Social media has changed how we communicate with friends and family, keep up with everything from fitness trends to news, and share our thoughts and talents with the world. Now, it is changing how and where we shop.
Social commerce — selling products or services on social media platforms — is catching on fast. Social shopping grew 35 percent in 2020, with U.S. sales reaching about $38 billion. That number is expected to hit $50 billion by 2023, according to eMarketer.
As impressive as those numbers are, they still pale in comparison to China (suggesting an untapped growth potential), where the live stream commerce market reached $170 billion in 2020, up from $66 billion the prior year.
For brands that haven’t yet tried social selling, 2021 is the time to start. Social commerce offers brands the ability to reach new audiences on platforms consumers already use and trust.
Moreover, because it streamlines the sales process by allowing people to discover your brand and make purchases without leaving the platform, social commerce can boost revenue.
Driving the Rise in Social Commerce
Social commerce has been around for more than a decade. Facebook, for example, launched Marketplace for peer-to-peer selling in 2007.
However, several factors are now coming together to fuel a new wave of growth. The pandemic has helped drive a boom in e-commerce, which grew about 40 percent last year, with U.S. sales reaching nearly $210 billion by the third quarter of 2020, according to Statista. The rise in mobile shopping, expected to reach about $3.5 trillion in sales this year, is also having an impact.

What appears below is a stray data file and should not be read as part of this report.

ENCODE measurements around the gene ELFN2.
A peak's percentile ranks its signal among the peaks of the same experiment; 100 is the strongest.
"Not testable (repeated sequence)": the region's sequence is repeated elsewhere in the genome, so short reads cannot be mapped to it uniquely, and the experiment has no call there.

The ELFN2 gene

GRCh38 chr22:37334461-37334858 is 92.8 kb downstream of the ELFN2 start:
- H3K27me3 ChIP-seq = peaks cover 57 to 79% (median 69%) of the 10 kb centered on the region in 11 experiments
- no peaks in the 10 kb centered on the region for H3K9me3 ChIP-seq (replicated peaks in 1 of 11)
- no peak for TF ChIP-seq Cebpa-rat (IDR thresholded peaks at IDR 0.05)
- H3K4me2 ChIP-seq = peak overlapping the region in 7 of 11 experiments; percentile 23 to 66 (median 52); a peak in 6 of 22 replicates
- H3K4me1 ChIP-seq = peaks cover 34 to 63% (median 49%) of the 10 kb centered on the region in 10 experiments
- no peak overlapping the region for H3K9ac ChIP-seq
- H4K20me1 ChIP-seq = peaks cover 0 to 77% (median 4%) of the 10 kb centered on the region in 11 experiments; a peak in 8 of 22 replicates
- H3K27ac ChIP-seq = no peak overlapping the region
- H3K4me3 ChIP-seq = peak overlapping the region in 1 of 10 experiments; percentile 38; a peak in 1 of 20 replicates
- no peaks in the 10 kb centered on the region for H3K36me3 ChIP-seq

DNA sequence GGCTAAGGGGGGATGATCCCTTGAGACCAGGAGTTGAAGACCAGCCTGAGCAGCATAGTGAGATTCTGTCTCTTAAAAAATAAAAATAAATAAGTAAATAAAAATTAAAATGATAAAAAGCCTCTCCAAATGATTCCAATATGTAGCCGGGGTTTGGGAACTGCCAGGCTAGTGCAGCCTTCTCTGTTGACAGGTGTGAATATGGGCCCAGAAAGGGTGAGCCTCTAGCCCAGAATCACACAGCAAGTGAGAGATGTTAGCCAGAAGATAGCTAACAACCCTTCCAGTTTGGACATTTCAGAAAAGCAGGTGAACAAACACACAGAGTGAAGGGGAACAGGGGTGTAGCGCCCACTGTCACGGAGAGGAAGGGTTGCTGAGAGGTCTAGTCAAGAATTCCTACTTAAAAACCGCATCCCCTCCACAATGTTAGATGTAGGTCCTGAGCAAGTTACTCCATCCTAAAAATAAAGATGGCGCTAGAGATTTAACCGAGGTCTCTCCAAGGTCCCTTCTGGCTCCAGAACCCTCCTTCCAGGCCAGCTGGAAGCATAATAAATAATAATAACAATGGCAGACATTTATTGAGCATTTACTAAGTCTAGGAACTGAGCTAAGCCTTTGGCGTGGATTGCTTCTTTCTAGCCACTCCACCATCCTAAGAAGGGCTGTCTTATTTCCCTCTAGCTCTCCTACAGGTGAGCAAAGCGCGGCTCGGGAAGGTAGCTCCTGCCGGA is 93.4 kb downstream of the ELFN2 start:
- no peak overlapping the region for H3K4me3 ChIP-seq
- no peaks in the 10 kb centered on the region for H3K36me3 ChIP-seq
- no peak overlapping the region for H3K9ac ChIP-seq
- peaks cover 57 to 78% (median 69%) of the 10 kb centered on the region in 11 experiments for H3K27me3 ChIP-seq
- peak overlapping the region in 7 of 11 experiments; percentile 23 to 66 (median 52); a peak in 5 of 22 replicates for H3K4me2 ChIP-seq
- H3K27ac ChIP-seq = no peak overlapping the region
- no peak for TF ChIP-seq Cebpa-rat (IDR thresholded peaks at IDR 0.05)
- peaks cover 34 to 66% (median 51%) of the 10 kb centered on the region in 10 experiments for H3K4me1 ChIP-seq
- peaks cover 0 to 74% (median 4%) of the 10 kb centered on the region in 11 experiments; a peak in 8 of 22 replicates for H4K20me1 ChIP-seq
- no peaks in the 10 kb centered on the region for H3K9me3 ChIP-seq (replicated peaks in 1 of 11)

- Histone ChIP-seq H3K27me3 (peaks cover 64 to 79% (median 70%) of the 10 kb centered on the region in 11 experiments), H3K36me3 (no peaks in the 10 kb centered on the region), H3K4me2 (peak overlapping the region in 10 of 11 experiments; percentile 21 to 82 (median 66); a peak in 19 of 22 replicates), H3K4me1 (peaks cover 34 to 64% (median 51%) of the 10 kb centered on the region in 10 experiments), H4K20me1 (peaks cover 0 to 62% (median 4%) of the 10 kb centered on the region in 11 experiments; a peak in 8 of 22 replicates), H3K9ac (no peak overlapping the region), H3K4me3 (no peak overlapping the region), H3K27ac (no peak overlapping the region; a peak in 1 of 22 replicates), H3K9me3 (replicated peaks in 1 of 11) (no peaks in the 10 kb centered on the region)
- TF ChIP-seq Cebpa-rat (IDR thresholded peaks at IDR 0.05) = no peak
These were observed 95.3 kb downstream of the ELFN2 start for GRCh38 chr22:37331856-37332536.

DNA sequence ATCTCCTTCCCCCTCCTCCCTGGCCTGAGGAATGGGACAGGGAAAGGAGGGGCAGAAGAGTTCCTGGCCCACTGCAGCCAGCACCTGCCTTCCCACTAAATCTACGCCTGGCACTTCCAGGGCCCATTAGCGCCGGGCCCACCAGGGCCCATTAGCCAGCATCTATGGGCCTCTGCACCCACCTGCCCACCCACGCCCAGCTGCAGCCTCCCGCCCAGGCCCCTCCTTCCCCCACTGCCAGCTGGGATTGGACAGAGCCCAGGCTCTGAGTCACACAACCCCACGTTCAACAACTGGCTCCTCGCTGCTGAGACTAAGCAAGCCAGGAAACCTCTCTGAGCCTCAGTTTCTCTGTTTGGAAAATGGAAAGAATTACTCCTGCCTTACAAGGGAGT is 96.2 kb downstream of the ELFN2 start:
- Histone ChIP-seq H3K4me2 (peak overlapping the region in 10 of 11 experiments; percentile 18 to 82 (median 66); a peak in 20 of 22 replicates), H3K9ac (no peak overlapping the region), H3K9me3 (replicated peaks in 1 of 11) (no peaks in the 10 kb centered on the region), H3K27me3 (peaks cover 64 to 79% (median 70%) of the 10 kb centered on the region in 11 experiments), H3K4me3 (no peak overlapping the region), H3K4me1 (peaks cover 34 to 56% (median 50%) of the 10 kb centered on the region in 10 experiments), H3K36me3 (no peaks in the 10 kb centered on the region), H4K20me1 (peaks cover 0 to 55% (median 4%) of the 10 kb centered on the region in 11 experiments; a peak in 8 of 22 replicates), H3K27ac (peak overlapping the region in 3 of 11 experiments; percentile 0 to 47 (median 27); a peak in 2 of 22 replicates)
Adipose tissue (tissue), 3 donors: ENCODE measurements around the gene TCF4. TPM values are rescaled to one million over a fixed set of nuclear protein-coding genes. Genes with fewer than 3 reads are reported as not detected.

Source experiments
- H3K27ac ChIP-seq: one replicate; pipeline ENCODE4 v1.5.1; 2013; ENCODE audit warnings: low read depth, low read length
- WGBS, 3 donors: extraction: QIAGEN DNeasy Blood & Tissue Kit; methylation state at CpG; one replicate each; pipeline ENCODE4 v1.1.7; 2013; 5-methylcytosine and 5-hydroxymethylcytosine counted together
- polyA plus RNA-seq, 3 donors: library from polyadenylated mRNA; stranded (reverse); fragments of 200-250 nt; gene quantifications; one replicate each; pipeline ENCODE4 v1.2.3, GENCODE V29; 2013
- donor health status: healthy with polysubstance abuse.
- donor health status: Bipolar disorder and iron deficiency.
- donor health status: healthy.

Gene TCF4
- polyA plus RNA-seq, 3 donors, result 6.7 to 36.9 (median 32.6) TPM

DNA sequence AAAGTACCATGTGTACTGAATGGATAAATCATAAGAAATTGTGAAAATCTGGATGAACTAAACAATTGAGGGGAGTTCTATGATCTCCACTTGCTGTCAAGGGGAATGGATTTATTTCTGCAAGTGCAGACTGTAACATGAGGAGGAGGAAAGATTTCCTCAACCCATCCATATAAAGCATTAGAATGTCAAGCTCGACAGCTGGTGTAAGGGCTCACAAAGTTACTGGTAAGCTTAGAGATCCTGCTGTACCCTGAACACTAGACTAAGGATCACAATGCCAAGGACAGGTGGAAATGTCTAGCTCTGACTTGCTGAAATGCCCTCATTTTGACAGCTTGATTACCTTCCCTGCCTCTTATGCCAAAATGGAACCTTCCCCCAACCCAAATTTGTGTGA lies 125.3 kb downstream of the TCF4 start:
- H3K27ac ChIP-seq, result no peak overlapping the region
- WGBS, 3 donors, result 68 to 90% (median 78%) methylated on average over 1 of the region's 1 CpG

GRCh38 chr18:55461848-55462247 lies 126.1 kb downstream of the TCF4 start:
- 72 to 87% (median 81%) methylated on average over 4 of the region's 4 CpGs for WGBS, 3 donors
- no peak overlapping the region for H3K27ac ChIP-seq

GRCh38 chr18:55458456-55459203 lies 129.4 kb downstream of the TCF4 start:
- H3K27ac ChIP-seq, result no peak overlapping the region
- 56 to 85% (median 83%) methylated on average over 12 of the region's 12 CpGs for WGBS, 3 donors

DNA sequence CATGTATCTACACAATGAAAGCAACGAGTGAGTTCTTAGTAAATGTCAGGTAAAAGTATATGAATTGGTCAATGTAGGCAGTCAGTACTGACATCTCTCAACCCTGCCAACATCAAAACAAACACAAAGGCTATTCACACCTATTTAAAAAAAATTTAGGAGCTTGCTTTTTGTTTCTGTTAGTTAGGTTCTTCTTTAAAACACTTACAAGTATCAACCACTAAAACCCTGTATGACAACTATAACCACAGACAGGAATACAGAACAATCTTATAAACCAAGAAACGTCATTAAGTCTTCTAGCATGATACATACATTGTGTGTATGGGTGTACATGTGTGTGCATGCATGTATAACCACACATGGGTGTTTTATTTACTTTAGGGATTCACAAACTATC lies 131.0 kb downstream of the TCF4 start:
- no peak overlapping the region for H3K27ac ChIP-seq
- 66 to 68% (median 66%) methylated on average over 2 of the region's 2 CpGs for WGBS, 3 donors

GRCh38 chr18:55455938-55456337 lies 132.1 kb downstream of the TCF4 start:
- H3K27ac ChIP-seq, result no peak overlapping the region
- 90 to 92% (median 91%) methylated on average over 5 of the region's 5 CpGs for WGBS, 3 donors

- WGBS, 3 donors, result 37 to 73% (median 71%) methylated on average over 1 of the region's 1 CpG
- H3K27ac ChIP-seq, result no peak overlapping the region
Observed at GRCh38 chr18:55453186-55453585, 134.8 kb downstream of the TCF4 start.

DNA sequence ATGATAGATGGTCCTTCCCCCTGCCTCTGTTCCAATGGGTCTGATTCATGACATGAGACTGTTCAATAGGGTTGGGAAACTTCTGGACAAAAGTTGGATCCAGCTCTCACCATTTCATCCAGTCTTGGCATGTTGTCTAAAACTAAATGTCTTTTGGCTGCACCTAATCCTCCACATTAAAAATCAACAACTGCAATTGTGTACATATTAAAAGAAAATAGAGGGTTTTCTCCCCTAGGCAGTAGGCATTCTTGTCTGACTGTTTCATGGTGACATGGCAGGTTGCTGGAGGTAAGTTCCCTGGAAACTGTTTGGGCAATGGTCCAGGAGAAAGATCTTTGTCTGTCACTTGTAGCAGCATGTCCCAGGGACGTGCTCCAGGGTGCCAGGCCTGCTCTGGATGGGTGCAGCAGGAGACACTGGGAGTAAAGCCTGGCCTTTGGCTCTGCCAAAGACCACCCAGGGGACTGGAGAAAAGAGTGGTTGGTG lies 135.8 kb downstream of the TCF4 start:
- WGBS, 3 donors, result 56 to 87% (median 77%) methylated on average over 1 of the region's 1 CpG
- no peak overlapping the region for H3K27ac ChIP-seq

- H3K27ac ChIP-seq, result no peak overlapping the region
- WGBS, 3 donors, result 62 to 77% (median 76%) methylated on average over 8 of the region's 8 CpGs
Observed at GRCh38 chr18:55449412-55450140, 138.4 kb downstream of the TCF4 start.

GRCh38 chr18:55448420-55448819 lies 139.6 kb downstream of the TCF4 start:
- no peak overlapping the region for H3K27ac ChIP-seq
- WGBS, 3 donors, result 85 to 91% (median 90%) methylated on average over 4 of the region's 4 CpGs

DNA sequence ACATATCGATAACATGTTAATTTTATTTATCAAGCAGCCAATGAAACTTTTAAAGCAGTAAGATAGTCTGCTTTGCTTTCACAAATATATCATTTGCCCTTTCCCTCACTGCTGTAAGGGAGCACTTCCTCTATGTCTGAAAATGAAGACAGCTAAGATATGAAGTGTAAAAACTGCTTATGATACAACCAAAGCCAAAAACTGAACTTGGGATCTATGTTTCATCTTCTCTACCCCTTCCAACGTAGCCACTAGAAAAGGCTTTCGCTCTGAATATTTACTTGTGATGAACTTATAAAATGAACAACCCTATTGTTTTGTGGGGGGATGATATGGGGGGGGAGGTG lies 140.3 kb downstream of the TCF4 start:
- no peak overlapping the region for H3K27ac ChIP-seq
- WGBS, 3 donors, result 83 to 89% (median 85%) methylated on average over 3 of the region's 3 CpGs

These shifts in buying habits reflect a change in mindset as well. For many years, consumers have used social media for window shopping. Brands used social platforms to build awareness, community, trust, and influence; and used e-commerce sites such as Amazon, Walmart, or Shopify to sell.
But the launch of visual-first social platform Pinterest, followed by Instagram, began to blur those boundaries. Instagram’s popularity led to the phenomenon of “Instagram brands” that exist only through their presence on the platform. It also gave rise to influencer marketing, with brands partnering with people with a large number of followers to promote their products and services.